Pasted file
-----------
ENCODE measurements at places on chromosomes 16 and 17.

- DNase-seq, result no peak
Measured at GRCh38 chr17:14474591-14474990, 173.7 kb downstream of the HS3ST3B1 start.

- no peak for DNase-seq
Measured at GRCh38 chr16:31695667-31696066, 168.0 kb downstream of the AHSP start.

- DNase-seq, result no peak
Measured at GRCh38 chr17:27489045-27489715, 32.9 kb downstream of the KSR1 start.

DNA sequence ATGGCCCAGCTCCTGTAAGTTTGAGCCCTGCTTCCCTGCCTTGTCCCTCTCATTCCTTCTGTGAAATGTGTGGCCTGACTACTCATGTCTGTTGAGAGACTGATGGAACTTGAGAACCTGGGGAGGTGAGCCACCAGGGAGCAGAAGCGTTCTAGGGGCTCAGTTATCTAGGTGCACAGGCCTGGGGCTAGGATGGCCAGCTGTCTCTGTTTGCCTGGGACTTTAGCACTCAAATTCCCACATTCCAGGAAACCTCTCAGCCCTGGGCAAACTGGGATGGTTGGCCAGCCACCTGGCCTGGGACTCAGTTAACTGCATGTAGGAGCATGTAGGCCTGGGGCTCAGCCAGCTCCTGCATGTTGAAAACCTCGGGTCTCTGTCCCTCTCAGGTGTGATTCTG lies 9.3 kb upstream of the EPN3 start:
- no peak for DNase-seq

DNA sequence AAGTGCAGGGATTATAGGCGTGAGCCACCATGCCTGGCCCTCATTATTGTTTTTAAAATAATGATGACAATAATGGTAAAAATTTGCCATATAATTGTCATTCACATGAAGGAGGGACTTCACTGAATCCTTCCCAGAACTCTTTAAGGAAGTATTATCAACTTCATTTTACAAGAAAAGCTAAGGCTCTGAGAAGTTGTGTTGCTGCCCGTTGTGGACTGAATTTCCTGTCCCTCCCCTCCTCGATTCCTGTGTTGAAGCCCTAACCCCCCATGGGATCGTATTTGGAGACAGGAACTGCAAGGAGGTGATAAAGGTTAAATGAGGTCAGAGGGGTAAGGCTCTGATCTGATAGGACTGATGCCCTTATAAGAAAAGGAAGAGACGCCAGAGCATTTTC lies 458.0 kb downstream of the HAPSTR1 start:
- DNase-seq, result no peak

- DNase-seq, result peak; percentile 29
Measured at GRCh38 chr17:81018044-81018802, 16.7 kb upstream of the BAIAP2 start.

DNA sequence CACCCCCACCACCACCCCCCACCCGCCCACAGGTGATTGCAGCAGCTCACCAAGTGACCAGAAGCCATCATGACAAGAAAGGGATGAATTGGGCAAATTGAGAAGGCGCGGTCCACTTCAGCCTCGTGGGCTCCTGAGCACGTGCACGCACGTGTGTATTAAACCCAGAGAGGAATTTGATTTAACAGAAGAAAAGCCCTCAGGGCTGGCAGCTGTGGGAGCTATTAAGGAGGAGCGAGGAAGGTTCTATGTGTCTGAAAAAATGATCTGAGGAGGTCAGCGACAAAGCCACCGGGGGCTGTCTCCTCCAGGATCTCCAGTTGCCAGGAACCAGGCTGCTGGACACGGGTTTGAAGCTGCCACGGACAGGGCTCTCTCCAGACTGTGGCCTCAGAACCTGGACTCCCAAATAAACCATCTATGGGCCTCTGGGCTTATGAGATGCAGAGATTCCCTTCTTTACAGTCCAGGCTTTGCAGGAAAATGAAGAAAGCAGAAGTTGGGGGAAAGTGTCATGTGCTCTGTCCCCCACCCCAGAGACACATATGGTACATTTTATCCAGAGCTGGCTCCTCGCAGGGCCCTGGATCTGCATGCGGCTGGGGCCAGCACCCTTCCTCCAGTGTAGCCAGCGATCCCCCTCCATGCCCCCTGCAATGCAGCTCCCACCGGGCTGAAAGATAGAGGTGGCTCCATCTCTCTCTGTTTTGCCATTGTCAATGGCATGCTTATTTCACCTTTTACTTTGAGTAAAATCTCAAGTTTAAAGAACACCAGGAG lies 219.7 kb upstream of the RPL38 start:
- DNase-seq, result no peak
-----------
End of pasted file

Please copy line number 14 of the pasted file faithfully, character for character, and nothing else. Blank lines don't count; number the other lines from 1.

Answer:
DNA sequence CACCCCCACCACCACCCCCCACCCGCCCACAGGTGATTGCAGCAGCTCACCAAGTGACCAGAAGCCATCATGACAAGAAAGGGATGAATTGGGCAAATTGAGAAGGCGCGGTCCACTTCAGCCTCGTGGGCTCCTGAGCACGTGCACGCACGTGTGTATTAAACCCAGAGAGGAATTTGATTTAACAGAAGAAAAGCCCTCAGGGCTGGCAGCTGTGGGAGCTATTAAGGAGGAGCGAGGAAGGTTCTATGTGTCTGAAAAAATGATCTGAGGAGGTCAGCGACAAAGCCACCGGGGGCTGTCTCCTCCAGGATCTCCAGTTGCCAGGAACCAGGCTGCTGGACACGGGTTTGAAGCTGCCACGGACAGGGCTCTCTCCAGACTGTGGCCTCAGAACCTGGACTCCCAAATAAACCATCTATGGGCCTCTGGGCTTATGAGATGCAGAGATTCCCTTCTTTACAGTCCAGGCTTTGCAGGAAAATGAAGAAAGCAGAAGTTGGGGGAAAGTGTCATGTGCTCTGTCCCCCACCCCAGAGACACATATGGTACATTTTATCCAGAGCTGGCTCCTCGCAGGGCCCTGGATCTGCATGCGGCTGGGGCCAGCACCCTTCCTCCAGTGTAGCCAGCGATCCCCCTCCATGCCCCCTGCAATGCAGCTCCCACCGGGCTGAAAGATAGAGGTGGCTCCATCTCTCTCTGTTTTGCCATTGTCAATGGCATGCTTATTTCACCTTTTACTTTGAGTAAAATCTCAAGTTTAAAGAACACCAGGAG lies 219.7 kb upstream of the RPL38 start: